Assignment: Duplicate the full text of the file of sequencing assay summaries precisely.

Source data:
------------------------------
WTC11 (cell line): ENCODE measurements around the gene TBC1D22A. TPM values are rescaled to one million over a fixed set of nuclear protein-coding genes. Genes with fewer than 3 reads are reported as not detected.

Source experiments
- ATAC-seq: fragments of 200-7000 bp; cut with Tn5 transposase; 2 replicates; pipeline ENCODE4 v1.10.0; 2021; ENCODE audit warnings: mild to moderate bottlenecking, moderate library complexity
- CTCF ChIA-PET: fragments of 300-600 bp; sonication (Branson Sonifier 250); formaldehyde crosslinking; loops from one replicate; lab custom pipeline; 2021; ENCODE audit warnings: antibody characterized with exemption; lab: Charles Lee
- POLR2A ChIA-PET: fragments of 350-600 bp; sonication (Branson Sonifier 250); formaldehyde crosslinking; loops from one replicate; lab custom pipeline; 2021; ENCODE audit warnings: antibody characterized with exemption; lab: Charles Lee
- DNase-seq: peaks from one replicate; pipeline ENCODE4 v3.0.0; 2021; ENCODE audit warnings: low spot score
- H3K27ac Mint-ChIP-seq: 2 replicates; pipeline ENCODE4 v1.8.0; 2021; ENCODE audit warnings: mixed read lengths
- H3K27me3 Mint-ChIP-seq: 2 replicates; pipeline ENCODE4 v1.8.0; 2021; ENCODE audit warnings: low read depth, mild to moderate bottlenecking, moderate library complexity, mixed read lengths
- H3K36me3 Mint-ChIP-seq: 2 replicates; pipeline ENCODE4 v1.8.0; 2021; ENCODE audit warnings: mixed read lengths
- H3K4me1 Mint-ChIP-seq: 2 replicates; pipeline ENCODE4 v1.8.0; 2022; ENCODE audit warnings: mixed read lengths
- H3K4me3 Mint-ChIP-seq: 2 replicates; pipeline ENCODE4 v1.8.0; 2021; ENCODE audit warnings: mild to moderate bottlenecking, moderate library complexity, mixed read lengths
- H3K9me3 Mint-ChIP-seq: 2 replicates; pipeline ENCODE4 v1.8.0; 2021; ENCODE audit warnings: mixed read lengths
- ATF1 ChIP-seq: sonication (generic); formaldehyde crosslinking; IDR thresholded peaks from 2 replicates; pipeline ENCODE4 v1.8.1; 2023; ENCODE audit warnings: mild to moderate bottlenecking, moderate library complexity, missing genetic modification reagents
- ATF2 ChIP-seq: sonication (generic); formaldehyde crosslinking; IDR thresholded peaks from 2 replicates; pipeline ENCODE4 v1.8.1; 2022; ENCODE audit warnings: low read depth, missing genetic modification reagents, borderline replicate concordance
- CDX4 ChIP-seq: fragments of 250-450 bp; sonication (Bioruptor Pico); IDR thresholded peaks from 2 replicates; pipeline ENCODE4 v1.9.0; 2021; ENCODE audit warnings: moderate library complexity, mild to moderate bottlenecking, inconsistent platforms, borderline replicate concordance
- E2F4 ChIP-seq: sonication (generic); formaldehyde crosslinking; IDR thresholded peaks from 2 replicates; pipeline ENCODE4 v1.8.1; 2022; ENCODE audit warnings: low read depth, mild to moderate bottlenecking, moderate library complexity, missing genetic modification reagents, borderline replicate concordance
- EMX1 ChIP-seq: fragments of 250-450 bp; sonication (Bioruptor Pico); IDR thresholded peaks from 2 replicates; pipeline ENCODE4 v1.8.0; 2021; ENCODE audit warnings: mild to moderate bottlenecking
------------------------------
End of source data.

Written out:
WTC11 (cell line): ENCODE measurements around the gene TBC1D22A. TPM values are rescaled to one million over a fixed set of nuclear protein-coding genes. Genes with fewer than 3 reads are reported as not detected.

Source experiments
- ATAC-seq: fragments of 200-7000 bp; cut with Tn5 transposase; 2 replicates; pipeline ENCODE4 v1.10.0; 2021; ENCODE audit warnings: mild to moderate bottlenecking, moderate library complexity
- CTCF ChIA-PET: fragments of 300-600 bp; sonication (Branson Sonifier 250); formaldehyde crosslinking; loops from one replicate; lab custom pipeline; 2021; ENCODE audit warnings: antibody characterized with exemption; lab: Charles Lee
- POLR2A ChIA-PET: fragments of 350-600 bp; sonication (Branson Sonifier 250); formaldehyde crosslinking; loops from one replicate; lab custom pipeline; 2021; ENCODE audit warnings: antibody characterized with exemption; lab: Charles Lee
- DNase-seq: peaks from one replicate; pipeline ENCODE4 v3.0.0; 2021; ENCODE audit warnings: low spot score
- H3K27ac Mint-ChIP-seq: 2 replicates; pipeline ENCODE4 v1.8.0; 2021; ENCODE audit warnings: mixed read lengths
- H3K27me3 Mint-ChIP-seq: 2 replicates; pipeline ENCODE4 v1.8.0; 2021; ENCODE audit warnings: low read depth, mild to moderate bottlenecking, moderate library complexity, mixed read lengths
- H3K36me3 Mint-ChIP-seq: 2 replicates; pipeline ENCODE4 v1.8.0; 2021; ENCODE audit warnings: mixed read lengths
- H3K4me1 Mint-ChIP-seq: 2 replicates; pipeline ENCODE4 v1.8.0; 2022; ENCODE audit warnings: mixed read lengths
- H3K4me3 Mint-ChIP-seq: 2 replicates; pipeline ENCODE4 v1.8.0; 2021; ENCODE audit warnings: mild to moderate bottlenecking, moderate library complexity, mixed read lengths
- H3K9me3 Mint-ChIP-seq: 2 replicates; pipeline ENCODE4 v1.8.0; 2021; ENCODE audit warnings: mixed read lengths
- ATF1 ChIP-seq: sonication (generic); formaldehyde crosslinking; IDR thresholded peaks from 2 replicates; pipeline ENCODE4 v1.8.1; 2023; ENCODE audit warnings: mild to moderate bottlenecking, moderate library complexity, missing genetic modification reagents
- ATF2 ChIP-seq: sonication (generic); formaldehyde crosslinking; IDR thresholded peaks from 2 replicates; pipeline ENCODE4 v1.8.1; 2022; ENCODE audit warnings: low read depth, missing genetic modification reagents, borderline replicate concordance
- CDX4 ChIP-seq: fragments of 250-450 bp; sonication (Bioruptor Pico); IDR thresholded peaks from 2 replicates; pipeline ENCODE4 v1.9.0; 2021; ENCODE audit warnings: moderate library complexity, mild to moderate bottlenecking, inconsistent platforms, borderline replicate concordance
- E2F4 ChIP-seq: sonication (generic); formaldehyde crosslinking; IDR thresholded peaks from 2 replicates; pipeline ENCODE4 v1.8.1; 2022; ENCODE audit warnings: low read depth, mild to moderate bottlenecking, moderate library complexity, missing genetic modification reagents, borderline replicate concordance
- EMX1 ChIP-seq: fragments of 250-450 bp; sonication (Bioruptor Pico); IDR thresholded peaks from 2 replicates; pipeline ENCODE4 v1.8.0; 2021; ENCODE audit warnings: mild to moderate bottlenecking